Arriving in a new town can be overwhelming, especially when the locals don’t want you there. This kind of tension is often found in horror movies, serving as a way for audiences to become emotionally invested in the characters. Jaws used this to great effect, positing Sheriff Brody as the outsider whose concerns about shark attacks conflict with the Mayor of Amity’s desire to squelch any bad publicity in favor of promoting tourism.

The Hallow takes the opposite approach. Conservationist Adam Hitchens, his wife Claire, and their baby Finn moved to a small town in rural Ireland a month ago and the residents haven’t exactly welcomed them with open arms. Adam is seen as a threat to the local forests, particularly because the residents of the area are terrified of The Hallow, evil creatures they insist dwell within the woods. But Adam is a scientist and doesn’t take their concerns seriously; he just attributes the animosity to a combination of superstition and ignorance.

Yet after being attacked by The Hallow, Claire assures Adam that they’ve both seen the same thing. “The Hallow… it’s real.” It’s a neat twist on the tired trope of protagonists denying the existence of the otherworldly despite all evidence to the contrary.

Director Corin Hardy also chose wisely in utilizing real-life environmental controversy as the basis of the struggle in The Hallow. The creatures themselves are grotesquely, gorgeously realized and brought to life through impressive practical effects instead of CGI. The film also looks beautiful, capturing the grandeur and mystery of an old forest and emphasizing warm tones and deep shadows to create an unearthly feel. Besides, what other movie are you going to see this year where someone uses a flaming scythe for a weapon?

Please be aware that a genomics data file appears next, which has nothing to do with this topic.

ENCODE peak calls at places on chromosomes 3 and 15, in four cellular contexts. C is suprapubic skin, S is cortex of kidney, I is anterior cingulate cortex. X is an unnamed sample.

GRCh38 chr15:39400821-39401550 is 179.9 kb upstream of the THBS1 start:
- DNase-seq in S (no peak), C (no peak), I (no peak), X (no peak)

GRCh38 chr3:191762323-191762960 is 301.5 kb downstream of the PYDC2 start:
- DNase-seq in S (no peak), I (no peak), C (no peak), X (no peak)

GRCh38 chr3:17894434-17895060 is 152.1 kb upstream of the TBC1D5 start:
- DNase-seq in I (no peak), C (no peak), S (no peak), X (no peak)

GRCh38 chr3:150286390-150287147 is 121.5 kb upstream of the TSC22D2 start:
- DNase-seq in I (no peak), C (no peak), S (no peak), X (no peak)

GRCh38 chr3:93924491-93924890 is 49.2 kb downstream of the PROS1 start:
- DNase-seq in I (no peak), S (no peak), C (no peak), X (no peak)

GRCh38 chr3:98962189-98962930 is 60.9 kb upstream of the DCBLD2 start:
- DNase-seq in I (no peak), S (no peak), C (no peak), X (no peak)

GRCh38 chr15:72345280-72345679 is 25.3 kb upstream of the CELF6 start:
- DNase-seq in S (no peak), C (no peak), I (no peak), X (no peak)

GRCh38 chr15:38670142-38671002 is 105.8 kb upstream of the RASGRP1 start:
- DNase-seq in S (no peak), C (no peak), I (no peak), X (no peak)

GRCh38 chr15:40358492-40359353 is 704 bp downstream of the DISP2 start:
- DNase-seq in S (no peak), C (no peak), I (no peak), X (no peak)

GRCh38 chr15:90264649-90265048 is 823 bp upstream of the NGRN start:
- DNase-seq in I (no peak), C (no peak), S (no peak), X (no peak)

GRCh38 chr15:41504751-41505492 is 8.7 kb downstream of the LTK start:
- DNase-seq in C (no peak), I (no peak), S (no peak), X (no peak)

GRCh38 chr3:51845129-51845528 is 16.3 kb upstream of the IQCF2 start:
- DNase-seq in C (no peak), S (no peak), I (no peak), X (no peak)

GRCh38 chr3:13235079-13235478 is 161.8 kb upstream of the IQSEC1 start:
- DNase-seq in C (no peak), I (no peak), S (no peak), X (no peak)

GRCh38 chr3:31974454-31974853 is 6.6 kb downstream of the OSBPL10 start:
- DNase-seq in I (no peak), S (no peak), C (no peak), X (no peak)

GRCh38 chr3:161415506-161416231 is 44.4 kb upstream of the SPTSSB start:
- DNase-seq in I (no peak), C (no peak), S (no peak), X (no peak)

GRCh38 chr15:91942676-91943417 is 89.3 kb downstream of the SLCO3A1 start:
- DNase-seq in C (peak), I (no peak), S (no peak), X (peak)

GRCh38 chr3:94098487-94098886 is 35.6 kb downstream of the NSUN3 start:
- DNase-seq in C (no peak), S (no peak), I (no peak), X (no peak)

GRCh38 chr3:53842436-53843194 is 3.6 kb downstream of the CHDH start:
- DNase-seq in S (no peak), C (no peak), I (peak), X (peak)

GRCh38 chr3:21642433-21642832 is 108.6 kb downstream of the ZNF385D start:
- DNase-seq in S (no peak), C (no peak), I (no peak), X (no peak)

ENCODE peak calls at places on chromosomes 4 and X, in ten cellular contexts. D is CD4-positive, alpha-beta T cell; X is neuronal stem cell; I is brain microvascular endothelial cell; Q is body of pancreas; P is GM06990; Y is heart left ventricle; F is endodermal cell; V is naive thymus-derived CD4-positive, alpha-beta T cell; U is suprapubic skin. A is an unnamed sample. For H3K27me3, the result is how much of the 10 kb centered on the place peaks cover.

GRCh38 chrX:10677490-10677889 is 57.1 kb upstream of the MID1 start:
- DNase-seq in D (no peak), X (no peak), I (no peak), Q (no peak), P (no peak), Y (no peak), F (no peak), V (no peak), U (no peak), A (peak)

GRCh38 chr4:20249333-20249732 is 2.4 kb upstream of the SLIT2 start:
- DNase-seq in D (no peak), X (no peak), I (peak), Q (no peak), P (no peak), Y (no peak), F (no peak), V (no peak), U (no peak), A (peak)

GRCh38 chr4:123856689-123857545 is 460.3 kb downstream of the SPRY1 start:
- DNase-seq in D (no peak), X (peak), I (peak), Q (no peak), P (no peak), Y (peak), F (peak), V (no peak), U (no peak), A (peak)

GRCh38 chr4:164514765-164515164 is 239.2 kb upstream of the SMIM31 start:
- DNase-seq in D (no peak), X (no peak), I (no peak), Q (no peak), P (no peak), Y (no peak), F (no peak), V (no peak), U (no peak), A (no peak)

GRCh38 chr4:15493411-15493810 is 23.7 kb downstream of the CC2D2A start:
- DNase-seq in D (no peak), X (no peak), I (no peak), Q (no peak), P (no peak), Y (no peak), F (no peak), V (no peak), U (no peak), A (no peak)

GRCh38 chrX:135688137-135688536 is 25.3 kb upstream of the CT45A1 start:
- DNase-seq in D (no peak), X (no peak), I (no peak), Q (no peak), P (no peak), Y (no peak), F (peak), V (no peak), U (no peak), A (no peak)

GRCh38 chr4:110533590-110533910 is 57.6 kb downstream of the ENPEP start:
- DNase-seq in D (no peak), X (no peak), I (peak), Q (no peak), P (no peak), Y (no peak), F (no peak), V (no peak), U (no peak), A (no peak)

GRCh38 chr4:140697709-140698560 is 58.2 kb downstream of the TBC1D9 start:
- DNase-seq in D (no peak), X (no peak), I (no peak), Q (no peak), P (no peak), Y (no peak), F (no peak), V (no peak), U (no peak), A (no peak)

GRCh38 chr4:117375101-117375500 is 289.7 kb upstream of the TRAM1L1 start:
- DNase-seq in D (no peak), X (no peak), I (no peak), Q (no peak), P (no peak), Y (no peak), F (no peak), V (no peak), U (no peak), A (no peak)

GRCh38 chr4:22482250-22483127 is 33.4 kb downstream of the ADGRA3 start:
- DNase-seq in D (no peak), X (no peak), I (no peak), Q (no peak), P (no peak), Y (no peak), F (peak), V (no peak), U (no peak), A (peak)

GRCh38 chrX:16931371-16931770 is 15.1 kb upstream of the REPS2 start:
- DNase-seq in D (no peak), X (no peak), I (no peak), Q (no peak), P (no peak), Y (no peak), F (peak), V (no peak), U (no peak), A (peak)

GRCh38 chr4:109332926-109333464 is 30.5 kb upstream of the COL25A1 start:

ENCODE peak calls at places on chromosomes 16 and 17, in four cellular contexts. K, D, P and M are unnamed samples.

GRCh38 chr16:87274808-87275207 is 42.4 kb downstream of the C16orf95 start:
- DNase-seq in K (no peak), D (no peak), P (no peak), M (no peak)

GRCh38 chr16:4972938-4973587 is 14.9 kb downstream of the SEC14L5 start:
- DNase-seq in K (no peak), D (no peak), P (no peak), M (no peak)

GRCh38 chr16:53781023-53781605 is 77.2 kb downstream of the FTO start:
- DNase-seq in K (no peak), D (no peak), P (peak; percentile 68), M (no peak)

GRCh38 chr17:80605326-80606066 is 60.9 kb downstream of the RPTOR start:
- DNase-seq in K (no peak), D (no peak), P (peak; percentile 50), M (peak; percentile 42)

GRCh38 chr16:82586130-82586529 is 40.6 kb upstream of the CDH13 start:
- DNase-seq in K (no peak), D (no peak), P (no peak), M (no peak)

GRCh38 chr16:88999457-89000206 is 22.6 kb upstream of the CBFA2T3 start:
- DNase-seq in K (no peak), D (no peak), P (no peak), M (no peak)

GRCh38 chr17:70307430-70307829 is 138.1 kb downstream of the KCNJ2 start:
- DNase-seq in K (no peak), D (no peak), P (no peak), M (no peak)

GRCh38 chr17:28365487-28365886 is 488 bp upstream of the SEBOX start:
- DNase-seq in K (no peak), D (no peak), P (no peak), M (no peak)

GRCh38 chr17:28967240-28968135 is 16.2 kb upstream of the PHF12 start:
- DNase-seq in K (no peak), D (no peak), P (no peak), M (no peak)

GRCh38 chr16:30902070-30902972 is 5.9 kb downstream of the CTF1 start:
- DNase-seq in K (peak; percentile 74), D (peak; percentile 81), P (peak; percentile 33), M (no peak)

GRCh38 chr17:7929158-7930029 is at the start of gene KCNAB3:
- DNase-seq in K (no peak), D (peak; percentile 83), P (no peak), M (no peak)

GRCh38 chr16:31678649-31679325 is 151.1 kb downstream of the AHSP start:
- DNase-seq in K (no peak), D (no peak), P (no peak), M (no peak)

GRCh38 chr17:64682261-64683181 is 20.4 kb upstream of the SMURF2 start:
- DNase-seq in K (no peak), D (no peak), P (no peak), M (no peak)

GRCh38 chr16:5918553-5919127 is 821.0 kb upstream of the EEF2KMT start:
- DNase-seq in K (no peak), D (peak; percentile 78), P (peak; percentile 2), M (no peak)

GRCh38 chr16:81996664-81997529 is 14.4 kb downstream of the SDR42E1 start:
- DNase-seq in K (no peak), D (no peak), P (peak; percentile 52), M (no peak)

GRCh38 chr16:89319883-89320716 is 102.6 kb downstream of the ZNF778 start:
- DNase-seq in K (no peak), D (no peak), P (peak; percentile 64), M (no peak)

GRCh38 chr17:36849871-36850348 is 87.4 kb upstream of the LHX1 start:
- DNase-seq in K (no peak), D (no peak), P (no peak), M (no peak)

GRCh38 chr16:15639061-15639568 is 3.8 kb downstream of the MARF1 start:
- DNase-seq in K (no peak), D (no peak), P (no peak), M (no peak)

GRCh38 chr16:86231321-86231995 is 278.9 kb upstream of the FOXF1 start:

Despite these distinctive and original touches, however, The Hallow borrows too many of its ideas from other movies and ends up feeling more like a mashup than a breath of fresh air.

Every horror film, however unconsciously, borrows something from the films that came before, but when there is too much homage and not enough compelling originality, this becomes a problem, and this is what hampers The Hallow. Establishing shots of a car driving through the wide open countryside? Check. Someone putting their dislocated or broken limbs back in place and screaming? Check. Power outages and car trouble in the woods? Check. And just once, I’d like to see movie characters express genuine grief when their beloved pet dies trying to protect them. If your dog died in an attempt to save your life, wouldn’t you shed at least one tear?

Granted, The Hallow takes its cues from some pretty fantastic films and directors. There are nods to Zombi 2, The Shining, Don’t Be Afraid Of The Dark, Wake Wood, and Splinter. Additionally, I think the shift from folk horror to siege film is an inspired touch. It just wasn’t enough for me to love The Hallow.

The Hallow Poster